|Publication number||US4707642 A|
|Application number||US 06/788,653|
|Publication date||Nov 17, 1987|
|Filing date||Oct 14, 1985|
|Priority date||Mar 3, 1983|
|Publication number||06788653, 788653, US 4707642 A, US 4707642A, US-A-4707642, US4707642 A, US4707642A|
|Inventors||Kanehiro Sorimachi, Joji Amitani|
|Original Assignee||Canon Kabushiki Kaisha|
|Export Citation||BiBTeX, EndNote, RefMan|
|Patent Citations (11), Referenced by (21), Classifications (12), Legal Events (4)|
|External Links: USPTO, USPTO Assignment, Espacenet|
This application is a continuation of application Ser. No. 583,884, filed Feb. 27, 1984, now abandoned.
1. Field of the Invention
The present invention relates to an actuating device having a high degree of freedom of movement.
2. Description of the Prior Art
In a prior art actuating device such as a linear pulse motor, as shown in FIGS. 1 and 2, a slider 101 is moved on scale teeth 103 by supplying a current i through a control signal line 102 connected to the slider 101. By repeating modes ○1 - ○4 of FIG. 1, magnetic fluxes of magnetic poles 1-4 are combined with magnetic fluxes of a permanent magnet PM so that a stable position between the slider 101 and the scale teeth 103 is sequentially shifted. In the mode ○1 of FIG. 1, a positive (+) current is supplied to a coil A and the magnetic flux is maximum at the pole 1 (the magnetic flux of the PM+ the magnetic flux of the coil A), and the pole 1 is the stable position. The magnetic flux at the pole 2 is zero (the magnetic flux of the PM-the magnetic flux of the coil A), and the magnetic forces at the poles 3 and 4 are balanced. In the mode ○2 , the positive (+) current is supplied to a coil B, and the magnetic forces at the poles 1 and 2 are balanced, the magnetic flux at the pole 3 is zero (the magnetic flux of the PM- the magnetic flux of the coil B) and the magnetic flux at the pole 4 is maximum. Thus, the pole 4 is the stable position. In the mode ○3 , a negative (-) current is supplied to the coil A, and the magnetic flux at the pole 1 is zero (the magnetic flux of the PM- the magnetic flux of the coil A), the magnetic flux at the pole 2 is maximum (the magnetic flux of the PM+ the magnetic flux of the coil A), and the magnetic forces at the poles 3 and 4 are balanced. Thus, the pole 2 is the stable position. In the mode ○4 , the negative (-) current is supplied to the coil B, and the magnetic flux at the pole 3 is maximum (the magnetic flux of the PM+ the magnetic flux of the coil B), the magnetic flux at the pole 4 is zero (the magnetic flux of the PM- the magnetic flux of the coil (B). Thus, the pole 3 is the stable position.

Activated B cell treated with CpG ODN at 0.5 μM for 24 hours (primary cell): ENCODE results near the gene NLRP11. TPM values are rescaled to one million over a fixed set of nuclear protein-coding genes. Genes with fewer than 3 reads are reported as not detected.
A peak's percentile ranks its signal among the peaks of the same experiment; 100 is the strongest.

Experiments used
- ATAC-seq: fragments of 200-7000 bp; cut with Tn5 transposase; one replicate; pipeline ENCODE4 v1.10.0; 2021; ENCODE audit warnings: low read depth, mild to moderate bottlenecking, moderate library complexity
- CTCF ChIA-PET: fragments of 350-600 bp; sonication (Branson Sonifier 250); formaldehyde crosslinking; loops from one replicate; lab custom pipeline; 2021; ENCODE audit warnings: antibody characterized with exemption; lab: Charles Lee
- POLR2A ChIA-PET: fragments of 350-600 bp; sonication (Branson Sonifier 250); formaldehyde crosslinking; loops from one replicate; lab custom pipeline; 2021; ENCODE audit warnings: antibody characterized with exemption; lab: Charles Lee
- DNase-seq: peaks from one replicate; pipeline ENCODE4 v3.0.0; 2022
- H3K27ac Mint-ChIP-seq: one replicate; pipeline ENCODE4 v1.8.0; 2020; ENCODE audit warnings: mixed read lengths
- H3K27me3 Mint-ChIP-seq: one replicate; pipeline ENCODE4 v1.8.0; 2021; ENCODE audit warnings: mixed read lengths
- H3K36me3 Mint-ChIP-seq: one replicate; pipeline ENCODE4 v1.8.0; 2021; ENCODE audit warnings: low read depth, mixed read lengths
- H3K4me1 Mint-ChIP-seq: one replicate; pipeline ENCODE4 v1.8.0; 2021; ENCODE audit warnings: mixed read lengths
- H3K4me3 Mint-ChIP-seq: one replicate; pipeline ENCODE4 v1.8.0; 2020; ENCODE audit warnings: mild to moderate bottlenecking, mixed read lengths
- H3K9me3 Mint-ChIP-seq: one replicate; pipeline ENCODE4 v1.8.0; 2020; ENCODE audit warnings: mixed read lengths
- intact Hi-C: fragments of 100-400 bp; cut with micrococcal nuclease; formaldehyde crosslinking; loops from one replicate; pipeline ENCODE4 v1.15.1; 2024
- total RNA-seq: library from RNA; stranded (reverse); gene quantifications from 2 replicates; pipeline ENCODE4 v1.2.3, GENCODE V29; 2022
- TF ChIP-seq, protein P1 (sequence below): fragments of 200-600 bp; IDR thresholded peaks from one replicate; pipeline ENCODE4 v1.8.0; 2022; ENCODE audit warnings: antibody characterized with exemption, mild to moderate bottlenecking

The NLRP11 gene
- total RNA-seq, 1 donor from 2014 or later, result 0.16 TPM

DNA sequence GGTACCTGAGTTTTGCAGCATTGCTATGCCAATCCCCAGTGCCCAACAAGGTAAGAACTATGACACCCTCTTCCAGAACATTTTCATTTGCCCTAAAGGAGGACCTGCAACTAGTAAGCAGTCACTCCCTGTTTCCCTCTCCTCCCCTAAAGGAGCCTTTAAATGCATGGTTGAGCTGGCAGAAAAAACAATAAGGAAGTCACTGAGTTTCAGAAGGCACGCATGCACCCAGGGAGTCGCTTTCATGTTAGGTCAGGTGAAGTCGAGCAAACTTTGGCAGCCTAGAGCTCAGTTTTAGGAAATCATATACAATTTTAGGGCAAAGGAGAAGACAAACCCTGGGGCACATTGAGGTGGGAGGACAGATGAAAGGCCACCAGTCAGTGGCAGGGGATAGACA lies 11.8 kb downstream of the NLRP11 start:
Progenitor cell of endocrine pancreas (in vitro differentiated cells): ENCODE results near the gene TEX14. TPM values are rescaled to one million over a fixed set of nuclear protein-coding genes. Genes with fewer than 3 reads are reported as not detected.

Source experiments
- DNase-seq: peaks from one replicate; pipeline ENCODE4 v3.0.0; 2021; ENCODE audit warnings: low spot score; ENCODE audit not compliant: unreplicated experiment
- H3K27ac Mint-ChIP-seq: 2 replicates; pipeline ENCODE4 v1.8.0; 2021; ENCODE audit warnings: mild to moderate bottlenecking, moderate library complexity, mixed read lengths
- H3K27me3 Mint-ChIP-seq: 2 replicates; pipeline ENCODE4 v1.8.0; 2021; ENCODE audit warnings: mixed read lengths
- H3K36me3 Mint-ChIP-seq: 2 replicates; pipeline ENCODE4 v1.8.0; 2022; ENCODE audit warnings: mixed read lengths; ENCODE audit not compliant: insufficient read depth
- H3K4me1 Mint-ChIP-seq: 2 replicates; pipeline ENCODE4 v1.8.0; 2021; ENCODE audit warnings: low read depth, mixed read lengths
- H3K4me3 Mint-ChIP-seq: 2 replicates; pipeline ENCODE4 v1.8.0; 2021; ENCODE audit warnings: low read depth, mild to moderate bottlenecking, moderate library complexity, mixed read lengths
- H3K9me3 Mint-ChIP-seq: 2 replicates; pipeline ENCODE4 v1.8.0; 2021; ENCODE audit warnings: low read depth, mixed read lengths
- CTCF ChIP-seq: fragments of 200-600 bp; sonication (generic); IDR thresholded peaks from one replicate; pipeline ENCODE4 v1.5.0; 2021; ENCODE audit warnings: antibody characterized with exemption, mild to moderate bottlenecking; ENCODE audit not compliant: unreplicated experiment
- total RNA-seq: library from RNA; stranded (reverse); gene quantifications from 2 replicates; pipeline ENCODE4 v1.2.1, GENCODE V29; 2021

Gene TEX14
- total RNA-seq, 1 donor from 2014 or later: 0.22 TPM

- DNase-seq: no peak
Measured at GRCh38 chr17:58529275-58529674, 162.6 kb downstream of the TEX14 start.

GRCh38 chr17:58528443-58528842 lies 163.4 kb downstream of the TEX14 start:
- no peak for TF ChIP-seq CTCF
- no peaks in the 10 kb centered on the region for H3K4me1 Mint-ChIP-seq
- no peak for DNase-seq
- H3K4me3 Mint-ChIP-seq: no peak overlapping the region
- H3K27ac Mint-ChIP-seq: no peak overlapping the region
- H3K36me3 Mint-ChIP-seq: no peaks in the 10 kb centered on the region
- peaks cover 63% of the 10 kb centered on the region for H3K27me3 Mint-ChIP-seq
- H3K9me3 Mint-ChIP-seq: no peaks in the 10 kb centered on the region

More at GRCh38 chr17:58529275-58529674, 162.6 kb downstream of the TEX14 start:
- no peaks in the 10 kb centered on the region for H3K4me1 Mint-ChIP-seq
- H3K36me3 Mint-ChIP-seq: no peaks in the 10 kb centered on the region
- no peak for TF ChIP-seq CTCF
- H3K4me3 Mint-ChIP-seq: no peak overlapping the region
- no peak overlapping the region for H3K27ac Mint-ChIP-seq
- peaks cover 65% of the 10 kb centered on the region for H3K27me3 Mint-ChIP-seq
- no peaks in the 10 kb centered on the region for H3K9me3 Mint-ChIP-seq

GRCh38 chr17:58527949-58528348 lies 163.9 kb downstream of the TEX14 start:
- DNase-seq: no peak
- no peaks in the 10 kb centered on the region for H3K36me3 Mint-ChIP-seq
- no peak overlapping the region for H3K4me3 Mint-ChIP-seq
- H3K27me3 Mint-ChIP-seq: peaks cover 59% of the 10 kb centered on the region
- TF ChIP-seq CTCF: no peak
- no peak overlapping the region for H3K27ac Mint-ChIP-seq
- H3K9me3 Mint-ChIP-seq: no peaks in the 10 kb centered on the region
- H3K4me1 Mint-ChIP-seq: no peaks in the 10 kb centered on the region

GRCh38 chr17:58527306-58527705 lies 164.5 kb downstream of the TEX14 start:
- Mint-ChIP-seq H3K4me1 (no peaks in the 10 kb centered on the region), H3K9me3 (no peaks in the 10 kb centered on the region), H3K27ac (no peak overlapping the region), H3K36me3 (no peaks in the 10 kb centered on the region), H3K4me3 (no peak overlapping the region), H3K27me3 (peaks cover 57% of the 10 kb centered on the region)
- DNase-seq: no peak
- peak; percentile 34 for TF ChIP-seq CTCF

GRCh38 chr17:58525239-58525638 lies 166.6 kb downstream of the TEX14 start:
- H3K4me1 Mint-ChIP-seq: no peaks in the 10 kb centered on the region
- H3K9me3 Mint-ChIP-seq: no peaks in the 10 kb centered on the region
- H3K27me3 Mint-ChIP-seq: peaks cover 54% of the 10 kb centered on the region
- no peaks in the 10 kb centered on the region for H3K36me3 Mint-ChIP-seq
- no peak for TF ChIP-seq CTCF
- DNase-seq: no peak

Thus, by supplying the currents to the coils A and B in the sequence of the modes ○1 , ○2 , ○3 and ○4 shown in FIGS. 1 and 2, the stable position is sequentially shifted in the sequence of the poles 1, 4, 2 and 3 and the slider 101 is moved relative to the scale teeth 103.
The stable position is shifted by P/4 per step, where P is a pitch of the scale teeth 103.
FIG. 3 illustrates a principle of a two-axis linear motor (plane motor) in which the principle of the linear pulse motor is extended to a two-dimensional plane. Projecting (e.g. square-shaped) scale teeth 303 are arranged in a matrix in x and y directions on a surface of a planar plate 301. A slider (302) (corresponding to the slider 101 of FIG. 1) which has signal lines (not shown) for the x and y directions and a plurality of magnetic poles (not shown) is arranged on the scale teeth 303 in a manner to allow smooth movement of the slider in the x and y directions so that the slider is directly moved in the x and y directions. In such an actuating device, a high degree of freedom of movement is not attained.
It is an object of the present invention to provide an actuating device such as a motor which solves the above problems.
It is another object of the present invention to provide a three-dimensional actuating device of a simple construction without using a plurality of motors or a complex transmission system such as a clutch or a bevel gear.
It is other object of the present invention to provide a three-dimentional actuating device such as a motor.
It is a further object of the present invention to provide an actuating device which is simple in construction and applicable to the orticulation of a robot.
The above and other objects of the present invention will be apparent from the following description of the invention.
FIG. 1 shows a construction of a linear pulse motor,
FIG. 2 shows control signals to the linear pulse motor,
FIG. 3 illustrates a principle of a planar motor,
FIG. 4 illustrates a principle of a motor of the present invention,
FIG. 5 shows one embodiment of the present invention,
FIG. 6 shows a relationship between a pattern member 65 and a driven member 66,
FIG. 7 shows another embodiment of the present invention,
FIG. 8 shows another embodiment of the present invention,
FIG. 9 shows another embodiment of the present invention which uses a flexible joint member,